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Crownsville Residents Voice Concern over Bayhawks' Proposal

Mar 06, 2018 02:16PM ● By Brian Saucedo
By Janet Holbrook

About two years ago a narrator on a WYPR radio program described Crownsville Hospital Center as a sinister place that sends chills down your spine with gloomy abandoned buildings reminding us of an awful history. I wrote to the program that Crownsville, despite its tragic history, is anything but sinister. There are lovely weeping willows that bloom every spring, children playing soccer, and community-based organizations helping people struggling with poverty and addiction. In warmer weather, you can get your car washed at Chrysalsis House, where women are recovering from abuse and addiction. Techies are rehabilitating computers for students across Maryland and the world. It is the home of the Anne Arundel County Food Bank that offers much more than food. Tens of thousands of people visit the Renaissance Festival, which is a blessing and a curse to the surrounding community. The Fairgrounds hosts the County Fair and several other cultural events. All nestled in rolling green fields interlaced with groves of tall trees, surrounded by homes and a nudist colony, just minutes from Annapolis Towne Centre. 

On November 27th, 2017, a representative of Chesapeake Sports and Entertainment (CSEG)—owners of the Bayhawks, a professional lacrosse team—asked “why not” build a mega-sports complex with two stadiums, 20 sports fields, a hotel, retail space, and 5,000 parking spaces? The community answered back—“Why?” 

"The proposal is a high-risk venture and taxpayers are likely to be left holding the bag when it collapses under its own weight.”

CSEG intends to promote professional lacrosse, tap into $9 billon youth-sports industry and provide our children with much needed sports fields. The price tag, which the representative had no idea about that night, is close $200 million. Taxpayers are supposed to finance the venture with State bonds that CSEG will pay back with rent for leasing the property. I was shocked, as were many of my neighbors. 

There are so many things wrong with this proposal, I can’t list them all. It has little to do with professional lacrosse, which is good since Bayhawks attendance is low. Their spokesman said the Navy stadium, where they play now, was too big. They are seeking to “create scarcity” with a smaller venue. Let that sink-in, make something more expensive because it is not popular. The proposal is a high-risk venture and taxpayers are likely to be left holding the bag when it collapses under its own weight. Two stadiums in Crownsville. Really?

The proposal is to take over the Fairgrounds in Phase 1 to build the first stadium. The Fair will be displaced for two years or longer. They are starting there because it is shovel-ready. This proposal is stunning—the Fairgrounds are run by a nonprofit and self-sustaining. A quote from a Fair representative posted on Nextdoor says it all: “We are a nonprofit organization and we have worked super hard to raise the funds to add the buildings and upgrades to the property. We have put on the Halloween Happening for at least 28 years. That fundraiser was started so we could raise the money needed to put permanent restrooms on the grounds. For all of those years I have brought out my witch persona and sat on the hill with my witches shack and cauldron so we could have those restrooms. What we do is a labor of love. The fair is our heart.” The Fairgrounds are a treasure for our County, the only reasonable answer to CSEG is a resounding “No.”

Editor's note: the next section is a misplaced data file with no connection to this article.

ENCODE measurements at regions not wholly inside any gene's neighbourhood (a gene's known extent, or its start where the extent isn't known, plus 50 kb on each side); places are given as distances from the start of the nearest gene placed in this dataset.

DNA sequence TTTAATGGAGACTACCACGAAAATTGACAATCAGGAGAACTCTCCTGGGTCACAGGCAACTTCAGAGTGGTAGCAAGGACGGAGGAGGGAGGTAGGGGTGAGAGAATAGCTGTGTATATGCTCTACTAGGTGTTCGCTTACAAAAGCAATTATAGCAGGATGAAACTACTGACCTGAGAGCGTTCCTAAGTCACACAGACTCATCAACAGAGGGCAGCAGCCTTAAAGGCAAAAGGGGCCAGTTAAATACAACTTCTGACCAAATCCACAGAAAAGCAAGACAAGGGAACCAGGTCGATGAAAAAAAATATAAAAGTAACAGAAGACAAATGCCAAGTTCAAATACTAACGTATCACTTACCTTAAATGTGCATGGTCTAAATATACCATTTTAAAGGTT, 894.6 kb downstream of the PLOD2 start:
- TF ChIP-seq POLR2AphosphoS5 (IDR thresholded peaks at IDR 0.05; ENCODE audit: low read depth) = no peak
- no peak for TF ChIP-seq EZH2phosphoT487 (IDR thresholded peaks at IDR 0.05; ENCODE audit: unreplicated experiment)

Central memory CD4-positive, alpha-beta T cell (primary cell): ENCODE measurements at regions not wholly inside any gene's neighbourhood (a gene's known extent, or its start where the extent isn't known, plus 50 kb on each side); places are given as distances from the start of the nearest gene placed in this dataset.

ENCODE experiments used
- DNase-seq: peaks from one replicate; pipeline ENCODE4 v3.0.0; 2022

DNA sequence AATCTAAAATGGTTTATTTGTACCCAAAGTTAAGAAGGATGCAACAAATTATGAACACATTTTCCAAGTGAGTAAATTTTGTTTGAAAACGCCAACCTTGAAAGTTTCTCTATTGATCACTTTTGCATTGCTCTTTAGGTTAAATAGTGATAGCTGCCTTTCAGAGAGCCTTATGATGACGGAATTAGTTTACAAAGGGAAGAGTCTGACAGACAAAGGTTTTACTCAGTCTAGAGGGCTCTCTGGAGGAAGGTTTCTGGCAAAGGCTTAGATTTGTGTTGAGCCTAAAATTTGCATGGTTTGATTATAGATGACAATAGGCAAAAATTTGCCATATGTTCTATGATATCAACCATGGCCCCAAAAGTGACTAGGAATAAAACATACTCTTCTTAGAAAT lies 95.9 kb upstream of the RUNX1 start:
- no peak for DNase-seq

Parents, coaches, and County representatives cite the need for fields for our children. I get that. My son played rugby in blistering summer heat because no fields were available in the fall or spring. Regardless, the fields are a hook to reel us in for a commercial project designed to enrich a few developers. If they actually get to Phase 2 (20-plus fields), will those fields be available and affordable for us? 

The environmental impacts have not been addressed and are hard to fathom. CSEG proposes to level much of the 900 acres of open fields, rolling hills, and forest to create flat fields. How much sediment, the leading pollutant to our waterways, will be created? How much storm water run-off will 5,000 parking spaces produce? We learned recently that the Chesapeake Bay is recovering a bit because of years of efforts that are now at risk due to a proposal to eliminate $73 million in Federal funding for Bay recovery. To this we are going to add destruction of acres of natural habitat so close to the South and Severn Rivers? 

There are traffic concerns as well. Generals Highway is frequently congested, during the Renaissance Festival it can be a parking lot. CSEG proposes to have the taxpayers pay for a new interchange on Interstate 97 in the third phase. What are we to do until then, pack a lunch for a trip to the store? Their representatives have no answers, just empty assurances that it will be okay and Federal and State funds will be made available. 

Crownsville Hospital Center is a lovely place with a dark history that should be preserved and honored. Development should focus on the public good. Expand the two rehabilitation centers, build a school surrounded by sports fields, protect the environment, and preserve history. Use some land for a solar farm that contributes to the State’s clean energy initiative and generates revenue. Let’s not throw-up our hands and say sell it!

Janet Holbrook is a longtime resident of the Herald Harbor community in Crownsville. She is donating her first check as a freelance writer—for this column—to the Anne Arundel County Food Bank located at 120 Marbury Drive, Crownsville. 

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